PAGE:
10 Things We Love About Shah Rukh Khan — That David Letterman Just Discovered in ‘My Next Guest’

Shah Rukh Khan My Next Guest 1
[Photo Source: Screenshot / Netflix]

Once upon a time, in a faraway land (the mothership, India), there lived a girl who was so enamored by the incomparable Shah Rukh Khan that she memorized his dialogues in every movie, ripped his photos out of magazines everywhere she went for her scrapbook, sobbed bitterly every time he died onscreen, and valiantly fought off comments and critique that were even faintly disrespectful to the man she believed to be the love of her life. And she knew, even then, she was just one speck of Shah-dust in the entire universe of people that love him just as dearly. Fast forward to 2019, and the woman (fine, it’s me) loves him no less, and was not surprised to learn that he has a global fan footprint that runs 3.5 billion people deep. Sheesh. I didn’t NEED to meet him I guess. *sobs bitterly*

But, I digress. SRK brought his usual glory, complete with candor, sarcasm, humor and his trademark charm to a special episode of David Letterman’s “My Next Guest”. He now has the potential to earn a whole slew of new fans and shed light on the popularity and impact of the Indian film industry with global audiences. I for one (and the 3.5 billion other specks of Shah-dust) wholeheartedly celebrate this epic point in his celebrated and highly public career.

In his honor, here are the 10 things we love most about Shah Rukh Khan, that David Letterman just discovered in this new special (streaming now!):

1. His (often self-deprecating) humor and sharp wit

Referring to the SRK level of fan worship he witnessed on his trip to India, Letterman admits that he had never experienced anything like it. When Letterman refers to the sheer size of his fanbase, SRK promptly replies “We procreate a lot, there’s a lot of us”, twinkling back at the amused host. At one point, Letterman says “I am on medication”, to which Khan responds “I could tell as soon as I saw you”.

Close to the end of the show, SRK and Letterman do an impromptu dance performance to which SRK quips: “Dave, this is not ‘Chicago'”, when Letterman does the Charleston dance and ALMOST veers into jazz hands. Throughout the show, he had Letterman chuckling and in many cases bursting into laughter. And he had the audience eating out of his hands, of course.

2. His dimples!

The moment where Shah Rukh Khan talks about how the women in his life finding his dimples to be very “sweet”, elicited whooping cheers from the live audience, to which a startled Letterman asks rhetorically, “It’s like this wherever you go, isn’t it?”. Lightly poking at his cheeks, SRK quips back “The dimples?!”, which of course, had the audience and Dave cracking up.

3. His extreme candor

Shah Rukh Khan - My Next Guest Gif
via Giphy & Netflix

Talking about his inconceivable level of stardom  (which he openly admits to enjoying), SRK responds to Letterman’s question “How long do you want to be the hero of the world?” with “106 years”, gleefully grinning at the audience, and they collectively answer for him, “Forever!”

Nothing less would have done, says Khan, in his humorous and charming way, but being perfectly serious!

4. His level of petty

Shah Rukh Khan, trying to be politically correct when asked of his (and India’s) opinions on the current President of the United States, was EVERYTHING. He calmly states that the U.S. was once thought of as “the place to be”, but is now considered as an “okay” place. He finishes with a flourish to say, “maybe you guys deserve it!”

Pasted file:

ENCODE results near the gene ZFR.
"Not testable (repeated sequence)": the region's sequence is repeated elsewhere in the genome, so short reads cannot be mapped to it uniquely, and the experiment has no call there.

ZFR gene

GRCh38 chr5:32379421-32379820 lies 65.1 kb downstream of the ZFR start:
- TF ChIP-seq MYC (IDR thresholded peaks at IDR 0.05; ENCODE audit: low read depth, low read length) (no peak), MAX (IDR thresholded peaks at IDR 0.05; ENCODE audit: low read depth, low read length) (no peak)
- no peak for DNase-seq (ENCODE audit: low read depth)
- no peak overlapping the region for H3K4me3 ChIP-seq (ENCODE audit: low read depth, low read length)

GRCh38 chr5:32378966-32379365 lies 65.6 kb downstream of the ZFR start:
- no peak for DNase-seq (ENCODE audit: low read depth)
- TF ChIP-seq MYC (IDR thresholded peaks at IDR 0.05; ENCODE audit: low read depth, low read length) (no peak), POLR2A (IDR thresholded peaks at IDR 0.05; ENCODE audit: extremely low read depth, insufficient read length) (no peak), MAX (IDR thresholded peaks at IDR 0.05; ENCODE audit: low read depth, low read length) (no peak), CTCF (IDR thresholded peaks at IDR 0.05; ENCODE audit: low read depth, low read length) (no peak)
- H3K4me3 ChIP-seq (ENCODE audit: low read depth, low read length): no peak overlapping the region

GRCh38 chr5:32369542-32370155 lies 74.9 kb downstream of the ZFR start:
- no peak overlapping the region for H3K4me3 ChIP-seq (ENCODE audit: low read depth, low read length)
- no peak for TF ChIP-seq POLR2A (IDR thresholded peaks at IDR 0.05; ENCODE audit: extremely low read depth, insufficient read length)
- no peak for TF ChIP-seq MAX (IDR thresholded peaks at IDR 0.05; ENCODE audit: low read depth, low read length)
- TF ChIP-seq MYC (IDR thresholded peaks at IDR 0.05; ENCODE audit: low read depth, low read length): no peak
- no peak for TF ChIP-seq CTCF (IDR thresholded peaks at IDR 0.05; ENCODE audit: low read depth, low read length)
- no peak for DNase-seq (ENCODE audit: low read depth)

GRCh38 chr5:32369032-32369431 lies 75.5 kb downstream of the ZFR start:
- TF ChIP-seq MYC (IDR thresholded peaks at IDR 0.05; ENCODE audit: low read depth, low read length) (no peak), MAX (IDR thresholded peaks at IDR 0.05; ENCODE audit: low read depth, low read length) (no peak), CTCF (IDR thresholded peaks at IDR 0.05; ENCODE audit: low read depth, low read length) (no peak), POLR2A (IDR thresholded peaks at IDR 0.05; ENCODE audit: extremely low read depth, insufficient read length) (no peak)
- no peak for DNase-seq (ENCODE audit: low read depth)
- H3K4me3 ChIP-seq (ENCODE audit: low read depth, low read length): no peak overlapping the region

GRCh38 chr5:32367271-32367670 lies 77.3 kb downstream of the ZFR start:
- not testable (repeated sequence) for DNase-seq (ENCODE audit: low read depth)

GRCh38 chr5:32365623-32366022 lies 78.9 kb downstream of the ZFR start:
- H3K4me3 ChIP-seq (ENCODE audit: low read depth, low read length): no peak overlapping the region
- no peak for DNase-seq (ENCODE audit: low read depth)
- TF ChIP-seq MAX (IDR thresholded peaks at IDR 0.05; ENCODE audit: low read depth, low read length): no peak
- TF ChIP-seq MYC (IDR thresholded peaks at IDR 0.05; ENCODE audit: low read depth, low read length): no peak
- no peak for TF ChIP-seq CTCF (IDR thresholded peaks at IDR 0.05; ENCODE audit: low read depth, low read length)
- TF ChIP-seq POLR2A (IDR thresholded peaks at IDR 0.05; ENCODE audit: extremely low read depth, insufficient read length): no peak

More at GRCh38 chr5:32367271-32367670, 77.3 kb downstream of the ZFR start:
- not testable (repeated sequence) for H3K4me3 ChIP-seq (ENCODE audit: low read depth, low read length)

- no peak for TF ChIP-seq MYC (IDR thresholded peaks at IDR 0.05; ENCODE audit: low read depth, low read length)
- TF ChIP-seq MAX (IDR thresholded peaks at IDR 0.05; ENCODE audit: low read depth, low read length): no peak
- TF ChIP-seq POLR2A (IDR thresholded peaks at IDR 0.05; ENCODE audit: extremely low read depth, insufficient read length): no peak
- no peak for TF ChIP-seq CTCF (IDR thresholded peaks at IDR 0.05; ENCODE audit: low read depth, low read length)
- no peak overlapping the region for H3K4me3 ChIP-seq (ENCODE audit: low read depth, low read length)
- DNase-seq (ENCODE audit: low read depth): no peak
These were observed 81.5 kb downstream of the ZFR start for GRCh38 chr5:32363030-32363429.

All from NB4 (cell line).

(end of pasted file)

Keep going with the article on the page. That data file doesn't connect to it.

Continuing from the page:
Referring to an altercation SRK had with a journalist who wrote a caustic and controversial article about him, he laughingly says he spent a few hours in jail, and then went over to the journalist’s house, and lit up a cigarette, so the journalist knew that SRK was well within reach!

5. He was Bollywood well before he was Bollywood

Shah Rukh Khan My Next Guest 1
[Photo Source: Screenshot / Netflix]
Of course SRK is asked about his real life Bollywood love story featuring his wife, Gauri Khan, which he discussed in detail, peppered with embellishments of picturing her slow-motion running towards him. But his affinity for Bollywood-level of emotional atyachar was revealed when he recalls threatening his mom, who was in the ICU, with dire consequences (ways in which he would be a terrible son) if anything bad happened to her and if she left him. One of the many times in the show, when he amused the audience during a poignant story.

6. His love for his fans

Khan wryly admits to being “an employee of the myth of Shah Rukh Khan”, larger than life, because people need him to be. He reflects on the love he’s received from his fans, and expresses his desire to meet as many of them as possible in his lifetime. Ummm… Main yahaan hoon, yahaan hoon, yahaan hoon, yahaan, Shah Rukh!

7. That eyes closed, bashful grin when he’s particularly amused

David Letterman, upon finding out that SRK cheated on a Hindi exam, so he’d get a perfect score and be taken to watch a movie as a reward, wonders what effect this stunning admission would have on the 3.5 billion fans, and perhaps the numbers were dropping rapidly. Dimpling back at the veteran talk show host, Khan says cheekily,

As Americans do, I’ll publicly apologize, and be forgiven.

8. He is who he is, no matter where he is

Throughout the show, whether in the portions recorded in his home in Mumbai, and those recorded in front of a live theater audience in New York City, SRK seamlessly transitions from a sharp black suit and vest to a plaid shirt and white t-shirt, to simple white kurta pajama all the while being exactly who he is. There are no affectations, no weird accent changes, he is totally comfortable referring to Indian pop culture, Bollywood references, and sharing his opinions succinctly, if a tad bit irreverently. He even repeats back a comment from a Punjabi taxi driver, and describes his “Ramleela” theater experience in childhood, saying dialogues like “Bolo siyapati Ramchandra ki jai!”

9. Shah Rukh Khan is the (stereo)typical Indian dad

Shah Rukh Khan 2 My Next Guest
[Photo Source: Screenshot / Netflix]
When Shah Rukh talks about his kids, he is every Desi cool Dad. Totally willing to cook for his kids in the middle of the night, and stalking the kitchen phone line for the opportunity to do so. Drawing ketchup smiley faces onto his son’s food. Grimacing at the fatherly duty of discussing “boyfriend/girlfriend” problems, with somewhat violent remarks and gestures about his daughter Suhana’s boyfriend!

He fully admits he wants to be a helicopter Dad, but in the same breath claims to respect their privacy. He openly tells the world he doesn’t think his son can act, although he looks “nice, tall and okay”. But throughout this interview, he expresses how much of a better human having his kids has made him.